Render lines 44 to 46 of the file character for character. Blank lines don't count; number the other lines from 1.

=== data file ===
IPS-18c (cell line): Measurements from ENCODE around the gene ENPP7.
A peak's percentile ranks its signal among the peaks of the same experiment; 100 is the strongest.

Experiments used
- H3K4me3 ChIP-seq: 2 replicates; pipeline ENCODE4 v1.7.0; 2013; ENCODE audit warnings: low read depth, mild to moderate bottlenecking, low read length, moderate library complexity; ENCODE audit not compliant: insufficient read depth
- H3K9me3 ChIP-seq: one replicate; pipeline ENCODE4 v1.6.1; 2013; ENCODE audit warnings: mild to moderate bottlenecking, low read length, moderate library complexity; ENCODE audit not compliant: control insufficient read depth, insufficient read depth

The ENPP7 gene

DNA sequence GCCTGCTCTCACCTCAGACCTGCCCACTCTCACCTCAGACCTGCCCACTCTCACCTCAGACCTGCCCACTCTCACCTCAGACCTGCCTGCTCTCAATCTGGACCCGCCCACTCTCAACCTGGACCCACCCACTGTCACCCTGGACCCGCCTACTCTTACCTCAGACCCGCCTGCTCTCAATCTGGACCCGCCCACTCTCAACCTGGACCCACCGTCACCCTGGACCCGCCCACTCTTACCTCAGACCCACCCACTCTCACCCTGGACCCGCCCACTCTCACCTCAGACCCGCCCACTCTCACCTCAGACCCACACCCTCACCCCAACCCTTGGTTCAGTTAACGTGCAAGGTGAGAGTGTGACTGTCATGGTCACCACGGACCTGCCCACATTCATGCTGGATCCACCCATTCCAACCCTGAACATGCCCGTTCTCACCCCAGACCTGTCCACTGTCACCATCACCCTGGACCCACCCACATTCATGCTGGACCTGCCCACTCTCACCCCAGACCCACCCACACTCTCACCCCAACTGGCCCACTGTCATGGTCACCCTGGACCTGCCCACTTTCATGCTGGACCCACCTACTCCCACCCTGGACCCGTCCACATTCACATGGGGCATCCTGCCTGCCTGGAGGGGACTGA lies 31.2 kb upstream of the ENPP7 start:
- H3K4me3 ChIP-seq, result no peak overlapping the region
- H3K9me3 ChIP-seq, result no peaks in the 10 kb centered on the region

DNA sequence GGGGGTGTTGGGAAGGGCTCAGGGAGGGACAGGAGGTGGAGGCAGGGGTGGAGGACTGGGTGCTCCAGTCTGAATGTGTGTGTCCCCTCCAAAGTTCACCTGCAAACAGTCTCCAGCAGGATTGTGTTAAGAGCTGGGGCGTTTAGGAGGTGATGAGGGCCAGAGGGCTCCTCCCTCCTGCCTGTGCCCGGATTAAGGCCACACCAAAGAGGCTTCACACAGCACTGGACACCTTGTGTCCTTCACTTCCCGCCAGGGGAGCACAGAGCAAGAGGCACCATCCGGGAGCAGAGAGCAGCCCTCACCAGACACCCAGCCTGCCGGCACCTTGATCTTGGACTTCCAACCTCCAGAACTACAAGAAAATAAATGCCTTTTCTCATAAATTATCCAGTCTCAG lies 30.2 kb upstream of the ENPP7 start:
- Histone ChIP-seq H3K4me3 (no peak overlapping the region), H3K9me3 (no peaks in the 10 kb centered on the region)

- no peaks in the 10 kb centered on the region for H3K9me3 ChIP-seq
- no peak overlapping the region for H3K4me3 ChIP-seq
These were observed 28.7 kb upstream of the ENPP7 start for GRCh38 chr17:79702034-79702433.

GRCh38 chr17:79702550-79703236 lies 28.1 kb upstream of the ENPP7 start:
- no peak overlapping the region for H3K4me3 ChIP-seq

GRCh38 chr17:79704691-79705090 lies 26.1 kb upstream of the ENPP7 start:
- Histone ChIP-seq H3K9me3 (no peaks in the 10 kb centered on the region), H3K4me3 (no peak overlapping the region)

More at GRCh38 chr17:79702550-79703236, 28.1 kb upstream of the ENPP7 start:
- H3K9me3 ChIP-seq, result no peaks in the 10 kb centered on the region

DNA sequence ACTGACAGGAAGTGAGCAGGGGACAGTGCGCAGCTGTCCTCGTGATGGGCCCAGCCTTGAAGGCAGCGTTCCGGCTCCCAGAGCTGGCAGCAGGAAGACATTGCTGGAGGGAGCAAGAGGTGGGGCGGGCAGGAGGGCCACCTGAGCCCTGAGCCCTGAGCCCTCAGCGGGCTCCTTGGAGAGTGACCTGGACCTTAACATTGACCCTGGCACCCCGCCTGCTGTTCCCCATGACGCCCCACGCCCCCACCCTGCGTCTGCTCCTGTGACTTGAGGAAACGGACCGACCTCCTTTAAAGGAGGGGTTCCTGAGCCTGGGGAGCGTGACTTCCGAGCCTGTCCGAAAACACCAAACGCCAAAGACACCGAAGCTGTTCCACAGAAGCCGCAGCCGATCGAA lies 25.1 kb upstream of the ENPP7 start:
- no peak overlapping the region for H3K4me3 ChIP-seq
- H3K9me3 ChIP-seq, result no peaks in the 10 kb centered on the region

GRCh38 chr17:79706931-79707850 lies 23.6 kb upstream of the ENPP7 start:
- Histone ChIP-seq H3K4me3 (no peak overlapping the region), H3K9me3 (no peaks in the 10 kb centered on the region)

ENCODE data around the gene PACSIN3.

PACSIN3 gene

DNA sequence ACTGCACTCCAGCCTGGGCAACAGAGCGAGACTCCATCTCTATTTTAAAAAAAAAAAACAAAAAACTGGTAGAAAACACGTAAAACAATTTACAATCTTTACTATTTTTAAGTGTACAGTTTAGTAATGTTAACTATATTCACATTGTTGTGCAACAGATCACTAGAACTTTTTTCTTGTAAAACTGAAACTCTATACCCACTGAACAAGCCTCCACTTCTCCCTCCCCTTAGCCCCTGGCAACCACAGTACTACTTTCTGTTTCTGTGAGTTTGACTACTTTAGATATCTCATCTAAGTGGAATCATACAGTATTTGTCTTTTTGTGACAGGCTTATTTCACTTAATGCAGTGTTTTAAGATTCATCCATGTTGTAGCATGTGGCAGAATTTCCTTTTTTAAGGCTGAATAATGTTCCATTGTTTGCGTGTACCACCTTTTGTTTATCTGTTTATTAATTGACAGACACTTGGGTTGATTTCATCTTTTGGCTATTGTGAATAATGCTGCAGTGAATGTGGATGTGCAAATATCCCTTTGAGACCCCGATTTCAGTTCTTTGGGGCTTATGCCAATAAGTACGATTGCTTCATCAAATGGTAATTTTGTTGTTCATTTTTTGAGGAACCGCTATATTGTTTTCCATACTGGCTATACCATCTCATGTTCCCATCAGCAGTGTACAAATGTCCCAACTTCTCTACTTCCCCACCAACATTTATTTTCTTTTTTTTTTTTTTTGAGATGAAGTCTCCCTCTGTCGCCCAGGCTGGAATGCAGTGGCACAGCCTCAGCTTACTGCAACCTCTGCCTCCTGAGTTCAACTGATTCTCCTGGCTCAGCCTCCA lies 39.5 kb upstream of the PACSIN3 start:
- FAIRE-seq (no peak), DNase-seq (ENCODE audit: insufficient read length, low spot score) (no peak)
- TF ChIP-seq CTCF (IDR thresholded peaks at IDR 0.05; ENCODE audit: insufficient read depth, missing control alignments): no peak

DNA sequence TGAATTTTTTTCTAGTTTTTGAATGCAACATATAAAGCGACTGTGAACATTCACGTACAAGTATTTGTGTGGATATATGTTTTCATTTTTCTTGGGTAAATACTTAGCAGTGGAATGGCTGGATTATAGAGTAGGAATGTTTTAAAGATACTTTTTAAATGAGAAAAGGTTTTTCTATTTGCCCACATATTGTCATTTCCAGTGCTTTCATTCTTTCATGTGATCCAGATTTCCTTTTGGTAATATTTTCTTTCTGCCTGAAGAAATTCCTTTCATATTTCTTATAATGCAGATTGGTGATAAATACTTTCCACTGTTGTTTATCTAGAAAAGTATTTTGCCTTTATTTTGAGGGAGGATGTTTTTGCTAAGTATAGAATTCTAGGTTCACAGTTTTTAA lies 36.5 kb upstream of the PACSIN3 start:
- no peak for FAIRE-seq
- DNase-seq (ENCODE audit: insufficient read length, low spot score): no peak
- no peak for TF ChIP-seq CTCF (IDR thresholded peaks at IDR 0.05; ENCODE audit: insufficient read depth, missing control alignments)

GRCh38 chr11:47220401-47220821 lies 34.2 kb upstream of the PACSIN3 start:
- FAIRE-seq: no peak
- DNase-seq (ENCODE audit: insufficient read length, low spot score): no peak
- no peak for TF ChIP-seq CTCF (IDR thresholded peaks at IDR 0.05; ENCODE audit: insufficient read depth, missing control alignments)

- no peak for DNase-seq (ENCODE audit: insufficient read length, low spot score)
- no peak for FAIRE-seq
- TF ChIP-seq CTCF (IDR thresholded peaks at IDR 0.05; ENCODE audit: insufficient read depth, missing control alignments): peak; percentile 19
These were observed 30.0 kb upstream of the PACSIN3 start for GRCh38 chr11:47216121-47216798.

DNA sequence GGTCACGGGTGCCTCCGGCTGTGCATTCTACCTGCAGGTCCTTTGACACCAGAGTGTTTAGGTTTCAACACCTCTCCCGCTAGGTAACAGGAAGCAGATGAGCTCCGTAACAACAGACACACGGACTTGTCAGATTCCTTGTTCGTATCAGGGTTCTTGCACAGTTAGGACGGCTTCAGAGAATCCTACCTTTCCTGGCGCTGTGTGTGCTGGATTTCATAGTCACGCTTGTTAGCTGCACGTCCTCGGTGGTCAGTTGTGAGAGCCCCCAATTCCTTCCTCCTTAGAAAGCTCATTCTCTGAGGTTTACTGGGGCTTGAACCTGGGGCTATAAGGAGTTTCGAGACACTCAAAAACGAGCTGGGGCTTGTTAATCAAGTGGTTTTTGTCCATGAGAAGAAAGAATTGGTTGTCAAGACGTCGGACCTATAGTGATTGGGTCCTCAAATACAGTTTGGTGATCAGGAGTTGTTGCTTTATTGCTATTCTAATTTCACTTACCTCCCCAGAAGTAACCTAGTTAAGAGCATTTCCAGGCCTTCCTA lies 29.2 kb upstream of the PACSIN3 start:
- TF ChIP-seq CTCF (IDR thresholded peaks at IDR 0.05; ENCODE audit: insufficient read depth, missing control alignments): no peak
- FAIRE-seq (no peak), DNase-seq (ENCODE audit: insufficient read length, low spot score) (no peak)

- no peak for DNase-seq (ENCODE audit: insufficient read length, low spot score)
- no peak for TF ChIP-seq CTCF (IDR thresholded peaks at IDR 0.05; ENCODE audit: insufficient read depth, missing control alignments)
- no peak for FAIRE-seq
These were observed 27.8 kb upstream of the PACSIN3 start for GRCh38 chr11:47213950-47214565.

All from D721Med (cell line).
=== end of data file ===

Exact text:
- TF ChIP-seq CTCF (IDR thresholded peaks at IDR 0.05; ENCODE audit: insufficient read depth, missing control alignments): no peak
- FAIRE-seq (no peak), DNase-seq (ENCODE audit: insufficient read length, low spot score) (no peak)

- no peak for DNase-seq (ENCODE audit: insufficient read length, low spot score)